The outright lap record for the Classictt crept up to 127.496mph in the Superbike event, not far short of the Supersport standard for thett proper. The show-stopping lap of 17min 45.348sec came from Bruce Anstey on the EX-GPYZR500, but it still wasn’t enough to secure him the honours in what was the finale to the classic road race aspect of the Isle of Man’s Festival of Motorcycling. The honours ultimately went to Dean Harrison on the Silicone Engineering ZXR Kawasaki. Harrison was on the pace from the word go and had a three-second advantage over Michael Dunlop’steam Classic Racing Suzuki at Glen Helen, with Anstey nine tenths behind in third. Anstey had edged ahead of Dunlop by Ballaugh, while Harrison had established a 6.9s advantage by Ramsey Hairpin. A standing start average speed of 126.367mph was the only sub-18 minute opener, giving Harrison a 5.9s advantage over Anstey, with Horst Saiger up to third on the Greenall Racing Kawasaki at another 14s. Michael Dunlop rounded off a disappointing meeting for him (Gilera lap apart) with another retirement on the bike originally earmarked for Lee Johnston.the issue was possibly ECU management system-related. Jamie Coward had moved up to fourth on the Mistral Racing Kawasaki, with Australian David Johnson and Lincolnshire’s Gary Johnson flying the Suzuki flag in fifth and sixth. Such was the standard of riders and machinery that the top 13 lapped in less than 19 minutes from a standing start. James Hillier retired the Oxford Products 888 Ducati from 13th spot at Ballacraine on lap two, where Coward’s Kawasaki was reported to be smoking heavily. He later retired with what was reported to be a broken fuel pipe. Harrison was clocked at more than 127mph from Ballaugh-to-ballaugh, indeed his lap two average was a record of 127.212mph – 1.8s faster than Anstey whose record of 126.995mph lasted less than the time it took to write the figures down. Heading into the pits, Harrison had an advantage of 9.6s over the Kiwi, with Austrian Saiger leading the chasing pack in third from the two Johnsons, Ivan Lintin and Josh Brookes, whose lap of 122.926mph on the Rotary Norton was getting close to ‘Hizzy pace’ from the 1992 Seniortt. Back then, Hislop’s fastest lap on the Abus Locks-sponsored Rotary was 123.50mph in an all-out final lap attempt to see off Carl Fogarty’s Owo1yamaha, but the lap two equivalent of 18m 23.4s was only one-and-a-half seconds faster than Brookes on the 25-year-old Advanced Performance Coatings machine. Harrison eked out more time in the pits as Anstey’s thirstier two-stroke took on more fuel, so at Ramsey on lap three the lead had stretched to 30.279sec, with Bruce in turn 34.6s up on Saiger. There was a groan of disappointment when Brookes’s gallant ride on the Norton came to an end at Glentramman. Minutes later, Gary Johnson’s teamyork Suzuki stopped at the 27th Milestone. Additionally, there were problems for Ivan Lintin, whose Kraus Racing Kawasaki was placed sixth at half-distance. The reshuffle elevated Manxmen Dan Kneen and Conor Cummins to fifth and sixth, but out in front, the margin between Harrison and Anstey was 19 seconds. The lead peaked at 29 seconds before Harrison eased up and Anstey quickened up in the final half lap. It was back down to 22.4s at Ramsey Hairpin, then 18.7s at Cronk-ny-mona, but Harrison had the race under control and crossed the line with a winning margin of 16 seconds. Anstey later admitted that when he realised the race win was lost he instead set his sights on the lap record, and he duly achieved that with his time of 17:45.348.This was almost six seconds faster than Michael Dunlop’s record of 12 months earlier and 2.4 seconds better than Harrison had set on lap two of this year’s race. But the day’s honours and a new race record went to the latter man. “I got stuck in at the start and got an early board with P1 +8. When it got to 29 seconds I cruised the last lap,” said Dean after his second Classictt success. “I felt a bit under the weather initially.there were a few damp patches so I took things cautiously.the boys were very slick in the pit stop, so thanks to the team and everyone who waved me on out on the course.” His race record was 26.827 seconds quicker than Dunlop’s previous one. Anstey had to take consolation from the outright lap record, but the margin of 16.08 seconds was tight considering that he’d spent an estimated extra 15 seconds than his rival in the pits. “The bike ran superbly all week, so I have no complaints,” said Bruce. “I was perhaps too cautious on lap one, but there was a lot of cement dust around, in addition to a few damp patches.” Horst Saiger was delighted with his first podium at either thett or Classictt, indeed he said he was: “Behind the Moon!” “I don’t know what that means,” he confided. “This bike is more than good. I ride it faster and faster, and yet I am completely in control.” His only disappointment was that he missed a 125mph lap. “When Dean passed me I tried to keep with him, but knew I had to slow down otherwise I would end up in hospital again.” Davo Johnson had a good solid race to finish fourth on the No1 platedteamyork Suzuki, while Dan Kneen (Mistral Kawasaki) and Conor Cummins (Padgett’s Owo1yamaha) secured fifth and sixth having been 17th and 12th respectively at the end of lap one. The leading privateer was seasonedtt campaigner Dan Stewart of Barrow, on the Wilcock Consulting Kawasaki in 11th spot. “That was unexpected,” he said. “It’s nice to be turned into the winners’ enclosure for the first time after 17 years of trying.”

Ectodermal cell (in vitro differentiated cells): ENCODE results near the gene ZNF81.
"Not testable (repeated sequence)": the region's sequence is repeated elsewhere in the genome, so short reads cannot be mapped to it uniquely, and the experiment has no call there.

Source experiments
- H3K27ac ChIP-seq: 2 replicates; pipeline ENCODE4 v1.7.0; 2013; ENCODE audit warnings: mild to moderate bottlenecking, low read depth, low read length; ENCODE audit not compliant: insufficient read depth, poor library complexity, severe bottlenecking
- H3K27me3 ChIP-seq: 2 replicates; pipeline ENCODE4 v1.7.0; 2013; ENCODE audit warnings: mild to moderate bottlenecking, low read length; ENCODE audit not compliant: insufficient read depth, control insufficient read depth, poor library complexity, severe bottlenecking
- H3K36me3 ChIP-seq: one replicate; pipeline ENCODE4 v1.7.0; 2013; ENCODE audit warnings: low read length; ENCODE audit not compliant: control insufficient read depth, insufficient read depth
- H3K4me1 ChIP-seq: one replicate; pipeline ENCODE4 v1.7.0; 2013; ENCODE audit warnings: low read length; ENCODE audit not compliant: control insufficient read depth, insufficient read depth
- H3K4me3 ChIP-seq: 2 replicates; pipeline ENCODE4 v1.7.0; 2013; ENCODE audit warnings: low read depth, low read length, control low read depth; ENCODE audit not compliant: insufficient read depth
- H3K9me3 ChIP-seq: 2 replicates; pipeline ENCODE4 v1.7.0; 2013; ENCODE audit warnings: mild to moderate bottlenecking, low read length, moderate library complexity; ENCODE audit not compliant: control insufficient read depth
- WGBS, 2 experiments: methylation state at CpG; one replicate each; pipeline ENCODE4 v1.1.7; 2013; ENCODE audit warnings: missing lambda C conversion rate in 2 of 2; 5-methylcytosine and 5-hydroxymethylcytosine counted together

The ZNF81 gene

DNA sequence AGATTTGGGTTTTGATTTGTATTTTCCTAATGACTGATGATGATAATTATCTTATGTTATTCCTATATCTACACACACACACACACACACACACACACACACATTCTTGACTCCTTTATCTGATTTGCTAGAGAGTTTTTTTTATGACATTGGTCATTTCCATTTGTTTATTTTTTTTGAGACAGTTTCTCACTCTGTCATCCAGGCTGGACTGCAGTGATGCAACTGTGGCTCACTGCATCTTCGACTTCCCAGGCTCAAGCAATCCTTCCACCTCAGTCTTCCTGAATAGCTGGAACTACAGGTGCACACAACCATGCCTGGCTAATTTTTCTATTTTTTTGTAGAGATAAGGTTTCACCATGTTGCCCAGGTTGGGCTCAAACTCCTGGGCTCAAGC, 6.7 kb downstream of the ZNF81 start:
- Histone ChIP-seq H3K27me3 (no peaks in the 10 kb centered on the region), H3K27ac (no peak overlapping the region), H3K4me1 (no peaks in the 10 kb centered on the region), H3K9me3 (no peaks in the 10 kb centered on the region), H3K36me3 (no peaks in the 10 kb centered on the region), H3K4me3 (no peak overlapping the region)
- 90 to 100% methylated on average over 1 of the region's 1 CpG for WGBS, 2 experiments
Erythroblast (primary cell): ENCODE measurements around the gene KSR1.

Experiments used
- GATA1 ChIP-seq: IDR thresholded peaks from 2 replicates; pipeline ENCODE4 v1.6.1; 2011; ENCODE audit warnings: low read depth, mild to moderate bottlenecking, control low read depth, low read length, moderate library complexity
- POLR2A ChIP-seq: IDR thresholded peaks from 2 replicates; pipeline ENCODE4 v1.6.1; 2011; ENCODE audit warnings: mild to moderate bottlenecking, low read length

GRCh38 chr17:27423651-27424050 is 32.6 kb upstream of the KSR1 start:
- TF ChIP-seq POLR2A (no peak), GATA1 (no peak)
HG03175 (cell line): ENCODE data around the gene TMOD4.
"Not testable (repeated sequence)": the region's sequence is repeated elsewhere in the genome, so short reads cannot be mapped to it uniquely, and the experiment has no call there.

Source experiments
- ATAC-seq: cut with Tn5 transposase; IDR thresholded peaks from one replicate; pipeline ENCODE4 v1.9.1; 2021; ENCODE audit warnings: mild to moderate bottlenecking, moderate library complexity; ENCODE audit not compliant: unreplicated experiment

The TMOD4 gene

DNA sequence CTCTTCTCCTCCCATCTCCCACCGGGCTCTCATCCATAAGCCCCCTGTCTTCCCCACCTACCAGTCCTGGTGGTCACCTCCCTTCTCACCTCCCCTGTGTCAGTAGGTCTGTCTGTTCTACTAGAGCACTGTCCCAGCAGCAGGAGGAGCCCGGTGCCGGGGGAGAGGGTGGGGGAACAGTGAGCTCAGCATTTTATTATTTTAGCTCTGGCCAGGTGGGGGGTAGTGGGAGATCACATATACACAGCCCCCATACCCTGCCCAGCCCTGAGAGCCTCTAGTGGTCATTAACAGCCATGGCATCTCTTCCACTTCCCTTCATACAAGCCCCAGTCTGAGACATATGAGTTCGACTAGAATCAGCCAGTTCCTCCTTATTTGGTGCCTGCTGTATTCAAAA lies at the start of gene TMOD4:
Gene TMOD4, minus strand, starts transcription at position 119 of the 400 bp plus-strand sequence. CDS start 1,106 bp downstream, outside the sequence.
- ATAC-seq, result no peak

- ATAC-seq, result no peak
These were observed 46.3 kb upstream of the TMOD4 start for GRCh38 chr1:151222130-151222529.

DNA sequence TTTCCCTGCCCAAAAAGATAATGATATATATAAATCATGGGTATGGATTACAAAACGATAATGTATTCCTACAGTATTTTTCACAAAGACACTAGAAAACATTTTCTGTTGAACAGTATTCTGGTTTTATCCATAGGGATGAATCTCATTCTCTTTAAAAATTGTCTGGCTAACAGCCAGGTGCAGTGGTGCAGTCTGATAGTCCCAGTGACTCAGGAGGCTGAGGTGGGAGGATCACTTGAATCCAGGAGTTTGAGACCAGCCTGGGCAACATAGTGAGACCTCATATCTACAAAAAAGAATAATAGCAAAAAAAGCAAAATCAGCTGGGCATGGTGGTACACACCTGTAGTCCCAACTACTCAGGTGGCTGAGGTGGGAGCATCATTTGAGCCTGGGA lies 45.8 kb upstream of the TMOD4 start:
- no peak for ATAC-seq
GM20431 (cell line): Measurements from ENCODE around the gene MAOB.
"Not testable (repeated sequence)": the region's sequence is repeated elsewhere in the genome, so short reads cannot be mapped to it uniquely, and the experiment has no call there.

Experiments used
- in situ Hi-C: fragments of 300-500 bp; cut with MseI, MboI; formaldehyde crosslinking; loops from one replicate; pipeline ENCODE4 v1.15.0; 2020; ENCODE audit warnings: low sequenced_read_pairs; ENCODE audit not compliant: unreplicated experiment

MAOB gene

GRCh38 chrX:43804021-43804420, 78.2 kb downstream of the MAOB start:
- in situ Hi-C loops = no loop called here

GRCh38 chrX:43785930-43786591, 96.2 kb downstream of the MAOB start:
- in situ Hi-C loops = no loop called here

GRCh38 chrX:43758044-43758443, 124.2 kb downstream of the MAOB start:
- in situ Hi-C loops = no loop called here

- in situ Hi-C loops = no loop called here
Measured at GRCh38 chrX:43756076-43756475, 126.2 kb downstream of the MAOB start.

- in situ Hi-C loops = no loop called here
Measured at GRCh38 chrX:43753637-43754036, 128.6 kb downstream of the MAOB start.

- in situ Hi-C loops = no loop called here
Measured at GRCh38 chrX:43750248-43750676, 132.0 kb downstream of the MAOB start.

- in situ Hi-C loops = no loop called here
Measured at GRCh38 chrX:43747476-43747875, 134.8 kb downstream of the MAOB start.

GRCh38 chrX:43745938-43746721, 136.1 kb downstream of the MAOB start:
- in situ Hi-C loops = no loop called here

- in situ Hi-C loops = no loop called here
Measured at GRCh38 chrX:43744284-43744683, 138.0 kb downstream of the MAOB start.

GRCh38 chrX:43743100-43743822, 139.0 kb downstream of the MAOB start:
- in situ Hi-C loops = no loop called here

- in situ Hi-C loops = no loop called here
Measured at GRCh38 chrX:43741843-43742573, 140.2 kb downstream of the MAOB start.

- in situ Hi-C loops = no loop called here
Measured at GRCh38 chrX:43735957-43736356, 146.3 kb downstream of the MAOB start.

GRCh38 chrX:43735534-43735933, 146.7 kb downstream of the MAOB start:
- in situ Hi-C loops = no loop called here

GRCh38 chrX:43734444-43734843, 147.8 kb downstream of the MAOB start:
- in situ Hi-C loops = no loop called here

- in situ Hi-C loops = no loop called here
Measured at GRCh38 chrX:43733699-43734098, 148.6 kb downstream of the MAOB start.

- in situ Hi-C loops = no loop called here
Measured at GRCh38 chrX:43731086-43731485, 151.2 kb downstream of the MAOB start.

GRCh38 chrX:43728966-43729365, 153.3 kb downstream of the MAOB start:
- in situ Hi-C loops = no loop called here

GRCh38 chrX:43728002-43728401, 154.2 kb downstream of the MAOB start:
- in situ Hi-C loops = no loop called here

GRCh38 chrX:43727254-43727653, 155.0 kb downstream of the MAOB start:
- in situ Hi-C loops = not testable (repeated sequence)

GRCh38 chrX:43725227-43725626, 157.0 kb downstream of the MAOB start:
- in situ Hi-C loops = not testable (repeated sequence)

Ian Lougher gets closeto the spectators on Harold Leece’s hedgeatthe seventh milestone, on his wayto the runner-upspot in the Lightweight 250cc race. (Main picture) Michael Rutter leaves the town of Ramsey and the rest of the field behind in the Junior race on the Ripley Land Honda.